Einstein's commitment to determinism (and rejection of the indeterminism of quantum mechanics) is well known, but it is not generally thought that this conviction had a religious source. But Holton thinks it has, and his view is very plausible.

In fact, Einstein's determinism could be seen as having much in common with Gödel's idea that everything happens for a reason. And though Einstein didn't apply the principle – which Matthew Hutson sees as a keynote of magical thinking – to mundane events (as Gödel did), he believed in it no less passionately than his friend.

Admittedly, determinism has often been associated with a non-religious perspective, but one can see how even a scientifically-informed determinism might also be the expression of a broadly religious point of view. From the time of Augustine, a particular form of determinism was a powerful strand in Christian thinking, for example.

It is difficult to come to clear conclusions and I have some sympathy with the point of view of Karl Popper in this matter. Popper was actually very respectful of religion and was a Cartesian dualist (putting him clearly in Matthew Hutson's 'magical thinking' camp), but even he was put off by Einstein's theological modes of thought and expression. Holton writes:

Karl Popper remarked that in conversations with Einstein, "I learned nothing . . . . he tended to express things in theological terms, and this was often the only way to argue with him. I found it finally quite uninteresting."

Saturday, June 16, 2012

Gödel's magical mind

Kurt Gödel is one of the key figures in the intellectual history of the 20th century, but, like many people who are highly gifted in domains like logic and mathematics, he struggled to cope with mundane reality. He also had paranoid tendencies in his later years and suspected that people were trying to poison him. In the end he just stopped eating.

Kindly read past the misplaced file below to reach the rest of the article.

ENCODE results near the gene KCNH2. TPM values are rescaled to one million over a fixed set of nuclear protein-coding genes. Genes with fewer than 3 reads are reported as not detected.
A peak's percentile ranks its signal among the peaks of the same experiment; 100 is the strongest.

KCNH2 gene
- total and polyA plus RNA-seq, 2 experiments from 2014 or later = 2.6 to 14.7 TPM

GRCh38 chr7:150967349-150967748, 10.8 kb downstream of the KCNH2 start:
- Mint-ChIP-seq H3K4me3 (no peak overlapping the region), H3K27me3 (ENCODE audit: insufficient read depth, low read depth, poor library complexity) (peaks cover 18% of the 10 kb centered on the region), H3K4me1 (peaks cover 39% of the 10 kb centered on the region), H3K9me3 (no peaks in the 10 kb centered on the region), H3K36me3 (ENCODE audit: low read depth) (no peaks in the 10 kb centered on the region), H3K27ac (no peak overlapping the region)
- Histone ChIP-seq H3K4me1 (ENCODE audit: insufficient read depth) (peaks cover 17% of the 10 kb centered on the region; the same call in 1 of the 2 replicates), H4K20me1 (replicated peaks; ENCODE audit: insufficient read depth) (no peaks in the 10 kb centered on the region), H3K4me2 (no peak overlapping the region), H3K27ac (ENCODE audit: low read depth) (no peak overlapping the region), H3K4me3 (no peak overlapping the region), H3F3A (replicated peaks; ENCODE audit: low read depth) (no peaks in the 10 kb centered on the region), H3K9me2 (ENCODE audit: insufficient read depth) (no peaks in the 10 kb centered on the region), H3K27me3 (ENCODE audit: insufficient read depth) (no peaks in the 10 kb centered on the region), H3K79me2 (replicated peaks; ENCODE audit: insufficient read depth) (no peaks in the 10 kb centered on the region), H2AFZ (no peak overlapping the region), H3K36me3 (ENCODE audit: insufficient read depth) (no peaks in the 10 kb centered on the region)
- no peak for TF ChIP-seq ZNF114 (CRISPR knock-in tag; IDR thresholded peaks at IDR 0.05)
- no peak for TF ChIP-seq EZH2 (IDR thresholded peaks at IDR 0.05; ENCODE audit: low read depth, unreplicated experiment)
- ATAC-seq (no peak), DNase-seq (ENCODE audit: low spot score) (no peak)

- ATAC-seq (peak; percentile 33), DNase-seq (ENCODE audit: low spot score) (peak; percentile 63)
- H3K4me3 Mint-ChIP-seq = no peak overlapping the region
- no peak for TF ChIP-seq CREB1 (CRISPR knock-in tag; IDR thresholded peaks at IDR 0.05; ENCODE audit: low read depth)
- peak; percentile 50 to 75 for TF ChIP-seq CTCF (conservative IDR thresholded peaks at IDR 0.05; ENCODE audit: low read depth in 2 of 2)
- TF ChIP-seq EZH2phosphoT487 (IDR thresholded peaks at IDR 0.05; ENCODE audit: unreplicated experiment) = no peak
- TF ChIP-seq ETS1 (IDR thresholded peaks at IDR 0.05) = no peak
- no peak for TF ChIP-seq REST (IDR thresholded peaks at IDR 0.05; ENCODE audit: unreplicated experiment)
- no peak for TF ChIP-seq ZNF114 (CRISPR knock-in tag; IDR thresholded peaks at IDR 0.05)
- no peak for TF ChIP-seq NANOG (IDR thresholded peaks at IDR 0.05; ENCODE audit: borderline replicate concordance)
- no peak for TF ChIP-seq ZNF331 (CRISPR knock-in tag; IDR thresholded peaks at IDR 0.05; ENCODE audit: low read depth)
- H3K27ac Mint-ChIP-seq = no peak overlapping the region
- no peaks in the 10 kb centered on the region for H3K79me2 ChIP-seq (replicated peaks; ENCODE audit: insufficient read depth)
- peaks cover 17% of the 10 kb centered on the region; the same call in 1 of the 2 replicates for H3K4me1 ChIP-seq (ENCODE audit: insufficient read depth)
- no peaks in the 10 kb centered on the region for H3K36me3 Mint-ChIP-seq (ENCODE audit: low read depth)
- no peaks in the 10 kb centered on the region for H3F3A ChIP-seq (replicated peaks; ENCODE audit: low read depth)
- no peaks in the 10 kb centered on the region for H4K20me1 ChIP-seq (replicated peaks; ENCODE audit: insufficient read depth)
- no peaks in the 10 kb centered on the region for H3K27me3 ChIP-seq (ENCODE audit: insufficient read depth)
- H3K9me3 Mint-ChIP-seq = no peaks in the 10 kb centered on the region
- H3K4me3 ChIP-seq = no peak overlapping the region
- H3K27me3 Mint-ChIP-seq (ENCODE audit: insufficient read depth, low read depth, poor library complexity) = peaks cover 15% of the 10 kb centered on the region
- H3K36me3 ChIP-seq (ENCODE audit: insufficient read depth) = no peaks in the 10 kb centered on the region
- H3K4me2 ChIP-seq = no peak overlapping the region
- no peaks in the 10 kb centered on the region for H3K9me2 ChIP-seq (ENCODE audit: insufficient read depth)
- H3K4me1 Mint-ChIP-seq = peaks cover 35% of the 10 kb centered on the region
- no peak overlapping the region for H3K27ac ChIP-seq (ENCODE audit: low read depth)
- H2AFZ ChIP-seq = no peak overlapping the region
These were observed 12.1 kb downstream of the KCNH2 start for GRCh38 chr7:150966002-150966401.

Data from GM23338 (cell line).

I was reminded of Gödel when I recently came across this paragraph in an article by Matthew Hutson about our deep-rooted tendency to think in terms of magical rather than scientific logic:

Another law of magic is “everything happens for a reason” — there is no such thing as randomness or happenstance. This is so-called teleological reasoning, which assumes intentions and goals behind even evidently purposeless entities like hurricanes. As social creatures, we may be biologically tuned to seek evidence of intentionality in the world, so that we can combat or collaborate with whoever did what’s been done. When lacking a visible author, we end up crediting an invisible one — God, karma, destiny, whatever.

Interestingly, Gödel took his teleological convictions as being simply and comprehensively true. His belief that everything happened for a reason led to some very odd conclusions and was a source of some amusement and no little concern to his friends.*

Gödel was a deeply religious man who believed in a spiritual realm and life after death. Hutson's article mentions our inability to accept - or even to conceive of in a deep sense - our own mortality as another example of magical thinking. (Gödel himself, as I recall, justified his own belief in an afterlife on teleological grounds.)

The paradox of this pioneer of mathematical logic being, in ordinary life, completely under the sway of magical thinking calls for some kind of explanation or comment. Was it that he sought to impose the strict and clear logic of his professional work onto a world which works in more complex (and random) ways? Was it that he put too much faith in the ability of his mind to intuit reality, seeing the mind as a spiritual thing rather than something arising from a bodily organ carrying the marks of a long evolutionary history?

Hutson's main point is that magical thinking is natural to us and can enhance our lives. On the other hand, he sees it (quite rightly I believe) as misrepresenting objective reality and as potentially dangerous. Gödel's case illustrates some of the dangers, but clearly he had specific psychiatric problems in his later years, and it would be simplistic to attempt some kind of comprehensive explanation of his fate as being occasioned by extreme teleological thinking or whatever.

Gödel remains a great thinker and was a man with many appealing qualities, not the least of which were gentleness and reticence. His later years, after the death of his best friend, Albert Einstein, were sad and ultimately tragic.

His religious - or magical - convictions were an integral part of the man and no doubt contributed to his greatness. And, one hopes, provided some comfort in the darkness of his final years.